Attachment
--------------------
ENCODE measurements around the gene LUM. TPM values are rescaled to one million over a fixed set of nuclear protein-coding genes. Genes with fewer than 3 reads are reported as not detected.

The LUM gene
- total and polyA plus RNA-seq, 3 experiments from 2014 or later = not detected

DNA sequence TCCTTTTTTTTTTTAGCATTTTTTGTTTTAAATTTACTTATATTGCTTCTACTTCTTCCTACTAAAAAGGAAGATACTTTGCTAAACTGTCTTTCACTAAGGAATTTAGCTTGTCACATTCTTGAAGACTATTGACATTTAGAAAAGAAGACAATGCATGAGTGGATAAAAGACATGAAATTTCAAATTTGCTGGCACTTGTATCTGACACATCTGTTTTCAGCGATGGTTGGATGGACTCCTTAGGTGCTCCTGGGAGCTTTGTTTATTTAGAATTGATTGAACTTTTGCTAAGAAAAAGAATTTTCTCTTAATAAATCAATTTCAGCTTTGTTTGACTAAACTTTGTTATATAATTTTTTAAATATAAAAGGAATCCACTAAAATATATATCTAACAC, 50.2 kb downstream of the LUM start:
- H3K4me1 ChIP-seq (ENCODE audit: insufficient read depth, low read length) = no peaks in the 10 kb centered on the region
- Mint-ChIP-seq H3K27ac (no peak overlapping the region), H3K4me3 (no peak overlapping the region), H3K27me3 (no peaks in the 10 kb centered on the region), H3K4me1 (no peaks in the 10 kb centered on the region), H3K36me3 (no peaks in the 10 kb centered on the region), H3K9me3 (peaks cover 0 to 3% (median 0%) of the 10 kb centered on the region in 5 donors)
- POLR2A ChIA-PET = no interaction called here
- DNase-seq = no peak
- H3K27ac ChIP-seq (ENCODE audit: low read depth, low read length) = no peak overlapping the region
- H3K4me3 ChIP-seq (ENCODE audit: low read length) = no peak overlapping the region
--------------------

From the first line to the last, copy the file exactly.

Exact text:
ENCODE measurements around the gene LUM. TPM values are rescaled to one million over a fixed set of nuclear protein-coding genes. Genes with fewer than 3 reads are reported as not detected.

The LUM gene
- total and polyA plus RNA-seq, 3 experiments from 2014 or later = not detected

DNA sequence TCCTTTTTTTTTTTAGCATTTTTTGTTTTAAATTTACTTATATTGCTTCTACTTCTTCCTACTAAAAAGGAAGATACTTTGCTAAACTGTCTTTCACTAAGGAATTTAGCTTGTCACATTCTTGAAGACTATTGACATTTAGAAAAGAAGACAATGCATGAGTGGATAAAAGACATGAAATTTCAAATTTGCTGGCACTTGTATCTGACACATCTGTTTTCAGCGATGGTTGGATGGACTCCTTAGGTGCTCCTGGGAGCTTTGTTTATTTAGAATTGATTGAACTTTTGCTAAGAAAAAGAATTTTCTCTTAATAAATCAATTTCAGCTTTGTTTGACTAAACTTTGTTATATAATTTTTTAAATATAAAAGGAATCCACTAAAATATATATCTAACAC, 50.2 kb downstream of the LUM start:
- H3K4me1 ChIP-seq (ENCODE audit: insufficient read depth, low read length) = no peaks in the 10 kb centered on the region
- Mint-ChIP-seq H3K27ac (no peak overlapping the region), H3K4me3 (no peak overlapping the region), H3K27me3 (no peaks in the 10 kb centered on the region), H3K4me1 (no peaks in the 10 kb centered on the region), H3K36me3 (no peaks in the 10 kb centered on the region), H3K9me3 (peaks cover 0 to 3% (median 0%) of the 10 kb centered on the region in 5 donors)
- POLR2A ChIA-PET = no interaction called here
- DNase-seq = no peak
- H3K27ac ChIP-seq (ENCODE audit: low read depth, low read length) = no peak overlapping the region
- H3K4me3 ChIP-seq (ENCODE audit: low read length) = no peak overlapping the region